Land management team spruces up Magnolia Branch Wildlife Reserve
Spring is here, and summer is fast approaching. With that comes gorgeous weather and the need to be outdoors. Birds are chirping, the creek is bubbling and calmness settles in as the sun beams through the trees and warms the Earth. If you close your eyes, you just might can picture yourself stretched out in a hammock feeling the breeze rush over you as your children run around and play.
Magnolia Branch Wildlife Reserve has been in full swing preparing the park for visitors. The horse trails opened up in March, and the campground has been filling up with RVs and tents as families and friends gather to relax and enjoy the peacefulness.
Canoes, kayaks, tubes, primitive and improved camps … you name it, Magnolia Branch has it. And recently, the park has been continuing its efforts to keep the grounds pristine and beautiful by applying hydroseed to areas that need it. Hydroseeding is a mechanical method of applying seed, fertilizer and mulch to land in one step.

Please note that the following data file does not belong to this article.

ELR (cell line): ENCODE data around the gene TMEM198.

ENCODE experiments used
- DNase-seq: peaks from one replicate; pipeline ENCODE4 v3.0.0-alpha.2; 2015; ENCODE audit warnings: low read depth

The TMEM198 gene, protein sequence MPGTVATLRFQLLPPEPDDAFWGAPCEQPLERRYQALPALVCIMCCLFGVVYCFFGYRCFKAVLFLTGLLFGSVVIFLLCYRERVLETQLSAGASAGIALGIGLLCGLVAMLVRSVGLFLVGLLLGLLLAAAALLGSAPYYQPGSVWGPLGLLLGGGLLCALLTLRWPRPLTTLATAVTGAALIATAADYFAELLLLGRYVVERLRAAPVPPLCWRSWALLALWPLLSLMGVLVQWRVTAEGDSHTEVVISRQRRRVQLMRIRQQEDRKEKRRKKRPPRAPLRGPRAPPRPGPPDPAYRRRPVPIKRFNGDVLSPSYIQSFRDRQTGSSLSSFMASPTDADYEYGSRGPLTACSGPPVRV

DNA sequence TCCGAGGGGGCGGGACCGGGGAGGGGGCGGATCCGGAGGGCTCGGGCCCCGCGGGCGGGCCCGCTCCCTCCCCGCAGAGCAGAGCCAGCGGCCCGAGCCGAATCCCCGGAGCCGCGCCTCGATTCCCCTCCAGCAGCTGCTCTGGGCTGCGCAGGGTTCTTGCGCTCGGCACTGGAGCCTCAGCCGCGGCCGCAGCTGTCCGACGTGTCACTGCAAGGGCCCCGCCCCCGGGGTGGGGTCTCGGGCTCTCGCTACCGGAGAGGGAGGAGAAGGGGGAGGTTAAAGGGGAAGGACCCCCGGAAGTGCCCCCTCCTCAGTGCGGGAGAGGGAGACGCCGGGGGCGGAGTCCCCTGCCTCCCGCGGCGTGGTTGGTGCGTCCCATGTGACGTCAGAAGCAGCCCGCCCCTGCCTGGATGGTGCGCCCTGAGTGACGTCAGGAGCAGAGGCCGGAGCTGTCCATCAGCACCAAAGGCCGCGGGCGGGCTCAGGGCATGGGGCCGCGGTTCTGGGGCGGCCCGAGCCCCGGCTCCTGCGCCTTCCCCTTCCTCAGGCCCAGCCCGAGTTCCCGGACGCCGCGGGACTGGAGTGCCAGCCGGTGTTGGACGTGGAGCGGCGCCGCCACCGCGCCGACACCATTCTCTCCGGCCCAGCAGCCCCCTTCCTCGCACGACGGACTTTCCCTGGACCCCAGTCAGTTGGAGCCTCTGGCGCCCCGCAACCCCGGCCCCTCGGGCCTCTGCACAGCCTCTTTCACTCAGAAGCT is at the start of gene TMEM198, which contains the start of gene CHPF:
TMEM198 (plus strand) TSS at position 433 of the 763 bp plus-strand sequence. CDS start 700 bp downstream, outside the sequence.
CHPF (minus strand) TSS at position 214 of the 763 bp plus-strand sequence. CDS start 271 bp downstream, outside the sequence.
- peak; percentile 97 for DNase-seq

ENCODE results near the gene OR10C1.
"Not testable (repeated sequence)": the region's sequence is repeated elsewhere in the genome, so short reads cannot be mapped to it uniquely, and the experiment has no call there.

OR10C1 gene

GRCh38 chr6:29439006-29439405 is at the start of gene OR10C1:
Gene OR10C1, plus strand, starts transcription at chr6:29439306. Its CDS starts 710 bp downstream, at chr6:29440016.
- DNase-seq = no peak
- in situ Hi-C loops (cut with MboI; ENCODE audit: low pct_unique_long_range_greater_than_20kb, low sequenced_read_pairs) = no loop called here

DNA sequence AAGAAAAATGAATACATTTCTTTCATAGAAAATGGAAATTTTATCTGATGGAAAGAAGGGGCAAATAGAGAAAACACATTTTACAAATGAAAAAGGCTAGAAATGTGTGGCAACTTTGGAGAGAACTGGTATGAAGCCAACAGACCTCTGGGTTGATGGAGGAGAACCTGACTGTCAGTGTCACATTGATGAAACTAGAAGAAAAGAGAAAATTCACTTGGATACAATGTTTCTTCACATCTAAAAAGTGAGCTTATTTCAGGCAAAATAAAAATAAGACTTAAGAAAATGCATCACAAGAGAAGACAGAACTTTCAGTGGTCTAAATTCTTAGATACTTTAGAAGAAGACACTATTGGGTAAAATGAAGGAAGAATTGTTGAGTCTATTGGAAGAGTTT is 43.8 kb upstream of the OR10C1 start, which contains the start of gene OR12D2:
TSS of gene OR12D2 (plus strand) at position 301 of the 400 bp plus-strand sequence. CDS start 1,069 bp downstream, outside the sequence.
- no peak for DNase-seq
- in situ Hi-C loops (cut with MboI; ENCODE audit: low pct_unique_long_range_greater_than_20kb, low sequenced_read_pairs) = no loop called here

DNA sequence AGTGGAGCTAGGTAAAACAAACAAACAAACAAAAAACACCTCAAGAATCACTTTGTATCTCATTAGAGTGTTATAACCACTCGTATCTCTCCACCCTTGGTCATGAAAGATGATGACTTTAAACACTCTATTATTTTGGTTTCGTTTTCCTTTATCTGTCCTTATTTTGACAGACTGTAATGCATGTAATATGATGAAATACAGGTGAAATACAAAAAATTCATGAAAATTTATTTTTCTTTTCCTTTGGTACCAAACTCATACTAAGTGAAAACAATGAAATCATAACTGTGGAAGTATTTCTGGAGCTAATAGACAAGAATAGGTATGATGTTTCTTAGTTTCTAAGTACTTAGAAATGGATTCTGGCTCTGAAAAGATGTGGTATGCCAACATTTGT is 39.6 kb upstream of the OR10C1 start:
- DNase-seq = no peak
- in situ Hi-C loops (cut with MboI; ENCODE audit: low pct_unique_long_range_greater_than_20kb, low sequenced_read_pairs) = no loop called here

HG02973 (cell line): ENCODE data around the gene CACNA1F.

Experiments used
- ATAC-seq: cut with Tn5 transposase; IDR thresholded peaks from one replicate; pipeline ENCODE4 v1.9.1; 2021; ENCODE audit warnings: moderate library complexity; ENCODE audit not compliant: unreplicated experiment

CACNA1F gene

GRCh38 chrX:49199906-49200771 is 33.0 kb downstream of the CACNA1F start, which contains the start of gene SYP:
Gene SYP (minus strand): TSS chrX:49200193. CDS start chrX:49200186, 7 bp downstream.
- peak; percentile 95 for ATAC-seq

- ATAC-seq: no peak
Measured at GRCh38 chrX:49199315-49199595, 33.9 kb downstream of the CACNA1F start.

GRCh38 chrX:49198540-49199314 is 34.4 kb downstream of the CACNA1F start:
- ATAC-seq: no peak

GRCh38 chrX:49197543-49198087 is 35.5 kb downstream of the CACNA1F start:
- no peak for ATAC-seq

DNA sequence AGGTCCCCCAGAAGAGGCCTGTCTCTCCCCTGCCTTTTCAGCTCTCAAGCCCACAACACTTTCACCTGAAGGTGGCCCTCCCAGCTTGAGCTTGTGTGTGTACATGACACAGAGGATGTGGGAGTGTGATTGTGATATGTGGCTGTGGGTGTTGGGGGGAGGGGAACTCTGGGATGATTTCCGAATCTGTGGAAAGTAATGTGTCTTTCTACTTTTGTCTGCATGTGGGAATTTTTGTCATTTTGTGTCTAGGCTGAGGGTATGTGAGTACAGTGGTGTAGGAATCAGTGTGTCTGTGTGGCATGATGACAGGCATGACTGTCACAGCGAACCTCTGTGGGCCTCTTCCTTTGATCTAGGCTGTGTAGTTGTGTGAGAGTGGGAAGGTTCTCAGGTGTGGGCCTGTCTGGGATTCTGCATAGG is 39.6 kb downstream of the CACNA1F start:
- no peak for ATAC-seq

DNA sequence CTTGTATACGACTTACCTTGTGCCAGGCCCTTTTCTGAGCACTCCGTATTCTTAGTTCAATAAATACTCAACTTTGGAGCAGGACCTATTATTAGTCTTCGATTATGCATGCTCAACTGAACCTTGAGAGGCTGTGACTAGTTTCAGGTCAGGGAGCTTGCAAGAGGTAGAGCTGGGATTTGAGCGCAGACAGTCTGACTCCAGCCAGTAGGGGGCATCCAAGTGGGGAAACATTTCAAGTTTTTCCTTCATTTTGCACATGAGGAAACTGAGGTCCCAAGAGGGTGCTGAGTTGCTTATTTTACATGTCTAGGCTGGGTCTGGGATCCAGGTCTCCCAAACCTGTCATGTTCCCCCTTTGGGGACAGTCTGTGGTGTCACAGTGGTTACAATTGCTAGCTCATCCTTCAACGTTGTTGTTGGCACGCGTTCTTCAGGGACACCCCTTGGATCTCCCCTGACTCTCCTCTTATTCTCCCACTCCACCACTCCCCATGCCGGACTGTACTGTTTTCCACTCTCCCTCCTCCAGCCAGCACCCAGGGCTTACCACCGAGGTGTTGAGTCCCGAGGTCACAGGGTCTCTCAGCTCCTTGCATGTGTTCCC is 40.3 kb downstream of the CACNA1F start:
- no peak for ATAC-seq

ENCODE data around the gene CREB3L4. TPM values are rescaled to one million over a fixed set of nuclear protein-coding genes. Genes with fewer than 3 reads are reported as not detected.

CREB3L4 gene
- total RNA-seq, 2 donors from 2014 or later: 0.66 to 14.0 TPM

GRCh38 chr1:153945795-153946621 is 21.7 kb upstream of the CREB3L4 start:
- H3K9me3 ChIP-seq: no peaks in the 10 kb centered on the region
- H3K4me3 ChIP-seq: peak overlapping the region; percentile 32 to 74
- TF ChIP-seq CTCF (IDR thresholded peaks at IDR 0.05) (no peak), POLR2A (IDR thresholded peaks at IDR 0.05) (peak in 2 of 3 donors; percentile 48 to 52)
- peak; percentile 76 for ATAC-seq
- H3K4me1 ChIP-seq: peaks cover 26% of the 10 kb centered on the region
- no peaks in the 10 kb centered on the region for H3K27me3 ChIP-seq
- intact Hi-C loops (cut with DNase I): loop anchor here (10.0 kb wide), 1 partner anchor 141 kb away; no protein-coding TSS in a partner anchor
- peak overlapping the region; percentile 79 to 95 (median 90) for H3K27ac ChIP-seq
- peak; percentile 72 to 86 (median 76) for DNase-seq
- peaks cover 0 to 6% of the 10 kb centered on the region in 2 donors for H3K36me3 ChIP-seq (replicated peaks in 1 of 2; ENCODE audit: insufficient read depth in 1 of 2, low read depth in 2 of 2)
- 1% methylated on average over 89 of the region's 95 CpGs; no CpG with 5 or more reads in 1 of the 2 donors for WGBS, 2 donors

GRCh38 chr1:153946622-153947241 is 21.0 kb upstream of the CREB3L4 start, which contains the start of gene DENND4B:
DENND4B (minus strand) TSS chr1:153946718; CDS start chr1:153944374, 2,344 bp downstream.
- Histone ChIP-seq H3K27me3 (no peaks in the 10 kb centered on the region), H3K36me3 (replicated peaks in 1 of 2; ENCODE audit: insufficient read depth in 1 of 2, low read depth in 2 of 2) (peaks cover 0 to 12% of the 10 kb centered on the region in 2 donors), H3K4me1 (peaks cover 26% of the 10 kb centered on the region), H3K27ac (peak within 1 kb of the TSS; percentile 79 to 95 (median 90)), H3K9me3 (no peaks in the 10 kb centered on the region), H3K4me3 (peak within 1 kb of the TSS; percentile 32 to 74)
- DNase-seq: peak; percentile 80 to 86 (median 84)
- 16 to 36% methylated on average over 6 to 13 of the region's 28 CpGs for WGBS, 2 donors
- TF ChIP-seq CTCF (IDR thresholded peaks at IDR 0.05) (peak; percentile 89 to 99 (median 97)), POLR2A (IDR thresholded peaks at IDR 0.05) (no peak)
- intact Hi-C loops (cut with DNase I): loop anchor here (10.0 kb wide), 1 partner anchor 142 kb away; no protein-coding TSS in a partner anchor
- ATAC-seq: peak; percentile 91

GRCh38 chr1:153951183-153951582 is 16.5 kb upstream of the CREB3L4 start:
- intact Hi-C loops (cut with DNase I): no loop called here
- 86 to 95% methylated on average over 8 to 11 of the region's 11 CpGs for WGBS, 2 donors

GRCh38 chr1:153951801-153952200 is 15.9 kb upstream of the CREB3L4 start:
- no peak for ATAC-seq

The lake area at Magnolia Branch was prepped and cleared for the job. This project was done by the CIEDA land management team, led by Project Coordinator James Agerton, in conjunction with Magnolia Branch Wildlife Reserve General Manager Billy Smith. The team has been working on various projects at Magnolia as well as property adjacent to the park and at other CIE businesses. Heavy equipment operators on the team are Andrew McGhee, Jerry Searcy, David Sells, John Sells, Richard Guy, Ronnie Howell, Randy Wearran; heavy equipment mechanic Ron Marshall rounds out the group.
“John Sells has been using a CAT Skid Steer to clear out the entire understory around the lake at Magnolia Branch Wildlife Reserve,” Agerton said. “John has done a great job opening up the area and making it look like a resort.”
Reese Dunn with M&M Trucking was brought in to apply the hydroseed. He covered ground quickly and efficiently, spraying high and low in a methodical pattern. Once finished, the area was coated in green mixtures that will turn into a green lawn within a few weeks.
This work is part of the lake reclaimation project that will allow the reserve to reclaim previously unusable soil and land within the park and expand it into more usable lake areas for visitors. Hydroseeding is environmentally friendly, and there are no adverse effects to wildlife.
For more about Magnolia Branch Wildlife Reserve, read their blogs and check out the website at magnoliabranch.com.